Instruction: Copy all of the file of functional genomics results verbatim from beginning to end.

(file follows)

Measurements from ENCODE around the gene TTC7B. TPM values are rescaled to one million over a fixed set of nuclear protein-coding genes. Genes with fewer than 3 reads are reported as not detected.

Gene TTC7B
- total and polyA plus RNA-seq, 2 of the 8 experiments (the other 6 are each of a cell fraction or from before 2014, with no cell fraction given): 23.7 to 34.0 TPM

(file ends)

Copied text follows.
Measurements from ENCODE around the gene TTC7B. TPM values are rescaled to one million over a fixed set of nuclear protein-coding genes. Genes with fewer than 3 reads are reported as not detected.

Gene TTC7B
- total and polyA plus RNA-seq, 2 of the 8 experiments (the other 6 are each of a cell fraction or from before 2014, with no cell fraction given): 23.7 to 34.0 TPM